Tensions between Russia and the US-led NATO alliance are soaring over the possible invasion of Ukraine by Russia. Although Russia has repeatedly said that it does not intend to invade Ukraine, however, the Western alliance is beating war drums for the last few weeks. Diplomatic efforts have not made a breakthrough to overcome the crisis. Russian troops are deployed on its border with Ukraine. Russia is also conducting war games with Belarus army.
The present government in Ukraine seeks full membership of NATO. The military alliance also seems interested to welcome Ukraine and Georgia in the bloc. Russia considers the presence of NATO forces near its border a big security threat. Moscow fears that NATO forces may be deployed with advanced weapon systems including nuclear missiles in case Ukraine and Georgia are included in NATO.
As a former part of the Soviet Union, Russia is struggling to keep Ukraine under its influence which ultimately guarantees protection of Russian security interests. This is the same policy Russia pursues towards Central Asian Republics. There was a pro-Moscow government in Ukraine which was toppled by a popular uprising and replaced with pro-West government. Afterwards, Russia annexed Crimea and started supporting pro-Russia rebels in south east of Ukraine.
Russia demands from the West (US and NATO) a guarantee that Ukraine would not be made formal part of NATO. In other words, Russia wants legally binding security guarantees from the West. On the other side, the US-led western alliance is reluctant to give any such assurances to Russia. Rather it supports the open door policy of the pro-West Ukrainian government. For the US, Ukraine being an independent state reserves the right to pursue an independent foreign policy without any outside pressure/ influence from Russia.
The deadlock has created a situation where the uncompromising attitudes may lead to a full-fledged war that may have spill over consequences for peace and security of the whole world. The US, UK and some other European countries (except Germany) are continuously supplying weapons to Ukraine. It seems like Germany has learned lessons from its past experiences of indulging in useless/others wars. Other than that Germany relies heavily on Russian gas which it fears may be cut off in case of war. For how long would Germany distant itself from the high politics in the region is a matter of time. However, Germany and France may not like war with Russia. German Naval Chief, Vice Admiral Kay-Achim Schonbach, recently commented that Russian president deserves respect and Russia can be made a friend instead of an enemy.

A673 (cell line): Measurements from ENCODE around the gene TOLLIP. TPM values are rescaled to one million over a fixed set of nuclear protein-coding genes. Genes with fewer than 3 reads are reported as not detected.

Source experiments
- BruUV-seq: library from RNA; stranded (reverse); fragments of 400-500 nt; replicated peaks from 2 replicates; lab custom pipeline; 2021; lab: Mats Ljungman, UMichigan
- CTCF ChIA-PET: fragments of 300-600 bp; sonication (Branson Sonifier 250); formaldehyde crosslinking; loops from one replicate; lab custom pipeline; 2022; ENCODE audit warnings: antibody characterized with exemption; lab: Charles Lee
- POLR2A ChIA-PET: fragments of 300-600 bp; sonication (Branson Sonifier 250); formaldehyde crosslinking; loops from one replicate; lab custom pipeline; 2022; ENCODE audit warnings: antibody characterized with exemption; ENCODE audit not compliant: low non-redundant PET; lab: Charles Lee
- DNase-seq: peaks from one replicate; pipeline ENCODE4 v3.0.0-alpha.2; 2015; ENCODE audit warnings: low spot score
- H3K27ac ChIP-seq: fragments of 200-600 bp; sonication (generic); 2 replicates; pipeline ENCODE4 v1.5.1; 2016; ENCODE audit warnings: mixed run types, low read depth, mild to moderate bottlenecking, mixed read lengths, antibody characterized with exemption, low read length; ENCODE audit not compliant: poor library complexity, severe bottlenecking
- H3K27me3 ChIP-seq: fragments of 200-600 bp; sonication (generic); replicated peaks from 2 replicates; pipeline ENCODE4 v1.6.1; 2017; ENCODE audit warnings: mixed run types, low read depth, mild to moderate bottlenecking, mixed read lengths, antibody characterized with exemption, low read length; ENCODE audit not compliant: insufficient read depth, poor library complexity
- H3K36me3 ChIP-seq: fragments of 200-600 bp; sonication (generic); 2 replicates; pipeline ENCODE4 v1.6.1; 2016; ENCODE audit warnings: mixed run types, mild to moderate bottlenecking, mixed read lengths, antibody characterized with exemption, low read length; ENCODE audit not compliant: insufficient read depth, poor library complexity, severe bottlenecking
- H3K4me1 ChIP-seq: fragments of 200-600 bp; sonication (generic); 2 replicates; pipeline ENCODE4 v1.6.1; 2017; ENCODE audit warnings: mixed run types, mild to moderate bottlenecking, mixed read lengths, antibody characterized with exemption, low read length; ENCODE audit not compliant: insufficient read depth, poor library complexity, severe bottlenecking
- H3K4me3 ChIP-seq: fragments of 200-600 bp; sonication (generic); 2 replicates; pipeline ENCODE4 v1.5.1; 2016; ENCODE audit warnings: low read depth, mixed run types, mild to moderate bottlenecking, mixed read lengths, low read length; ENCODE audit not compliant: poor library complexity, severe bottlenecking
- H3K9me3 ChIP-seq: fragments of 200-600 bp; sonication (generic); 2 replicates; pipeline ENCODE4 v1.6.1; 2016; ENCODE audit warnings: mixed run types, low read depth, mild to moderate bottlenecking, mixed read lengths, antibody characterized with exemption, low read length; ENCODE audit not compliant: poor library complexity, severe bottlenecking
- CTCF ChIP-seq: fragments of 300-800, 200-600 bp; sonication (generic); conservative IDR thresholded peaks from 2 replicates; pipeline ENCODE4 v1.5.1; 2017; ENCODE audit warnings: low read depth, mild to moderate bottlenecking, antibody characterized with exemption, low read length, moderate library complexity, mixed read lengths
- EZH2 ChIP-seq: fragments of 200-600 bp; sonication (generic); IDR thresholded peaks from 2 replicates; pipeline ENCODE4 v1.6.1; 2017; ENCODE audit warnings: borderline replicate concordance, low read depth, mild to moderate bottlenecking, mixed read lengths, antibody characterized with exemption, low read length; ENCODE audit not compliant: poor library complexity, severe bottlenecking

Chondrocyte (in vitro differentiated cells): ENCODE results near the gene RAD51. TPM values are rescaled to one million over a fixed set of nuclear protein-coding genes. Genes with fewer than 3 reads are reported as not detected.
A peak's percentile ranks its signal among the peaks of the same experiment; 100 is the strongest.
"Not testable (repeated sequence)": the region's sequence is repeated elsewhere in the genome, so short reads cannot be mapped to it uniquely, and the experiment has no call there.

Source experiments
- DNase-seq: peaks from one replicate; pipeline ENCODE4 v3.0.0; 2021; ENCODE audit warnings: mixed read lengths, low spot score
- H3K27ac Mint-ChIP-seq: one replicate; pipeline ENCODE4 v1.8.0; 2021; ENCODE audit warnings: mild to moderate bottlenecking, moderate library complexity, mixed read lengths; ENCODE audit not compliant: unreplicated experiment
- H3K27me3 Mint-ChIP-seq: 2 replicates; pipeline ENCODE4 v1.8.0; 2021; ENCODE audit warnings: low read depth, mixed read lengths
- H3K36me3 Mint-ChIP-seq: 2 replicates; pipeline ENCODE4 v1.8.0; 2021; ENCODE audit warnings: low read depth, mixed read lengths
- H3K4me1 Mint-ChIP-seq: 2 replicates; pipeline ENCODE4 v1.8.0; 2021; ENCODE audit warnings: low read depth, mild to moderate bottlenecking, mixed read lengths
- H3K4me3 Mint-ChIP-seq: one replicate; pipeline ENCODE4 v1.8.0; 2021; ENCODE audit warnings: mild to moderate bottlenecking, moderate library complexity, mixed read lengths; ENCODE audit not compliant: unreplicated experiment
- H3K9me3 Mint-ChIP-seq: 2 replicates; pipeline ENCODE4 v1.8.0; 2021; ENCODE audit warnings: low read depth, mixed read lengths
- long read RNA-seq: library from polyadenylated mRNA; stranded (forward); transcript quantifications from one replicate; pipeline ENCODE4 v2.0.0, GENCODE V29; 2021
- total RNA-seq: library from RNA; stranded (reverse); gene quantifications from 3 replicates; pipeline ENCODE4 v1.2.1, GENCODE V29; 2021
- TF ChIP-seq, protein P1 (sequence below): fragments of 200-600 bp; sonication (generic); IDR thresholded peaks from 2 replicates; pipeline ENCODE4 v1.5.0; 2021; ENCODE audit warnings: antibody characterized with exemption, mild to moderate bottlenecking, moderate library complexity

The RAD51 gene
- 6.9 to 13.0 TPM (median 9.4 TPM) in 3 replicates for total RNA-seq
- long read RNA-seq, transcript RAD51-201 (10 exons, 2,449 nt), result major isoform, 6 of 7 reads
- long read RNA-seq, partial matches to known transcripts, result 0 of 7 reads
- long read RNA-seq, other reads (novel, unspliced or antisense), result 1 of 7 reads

According to recent developments, the US and UK governments are preparing bills to impose strict sanctions on Russia. They have already threatened Russia of severe sanctions if Ukraine is attacked. UK government of Boris Johnson is asking its Europeans partners to prepare packages of similar level of sanctions against Russia. Not only this, US senators have warned that some sanctions may be imposed on Russia before the possible military invasion of Ukraine.
The prevailing scenario is showing a neck and neck high politics. In order to understand the situation comprehensively, it is essential to focus on the big picture. The US and Britain together are pushing Russia to a corner. Russian President Vladimir Putin would certainly be feeling high pressure of making a right decision at this critical point of time. On one hand, Putin may want to avoid a war with huge expected cost. While on the other hand, the West has created a scenario of serious security challenges to Russia. It is, undoubtedly, a test case for Russian leadership. Putin needs to play very smartly by exploring options other than military invasion of Ukraine.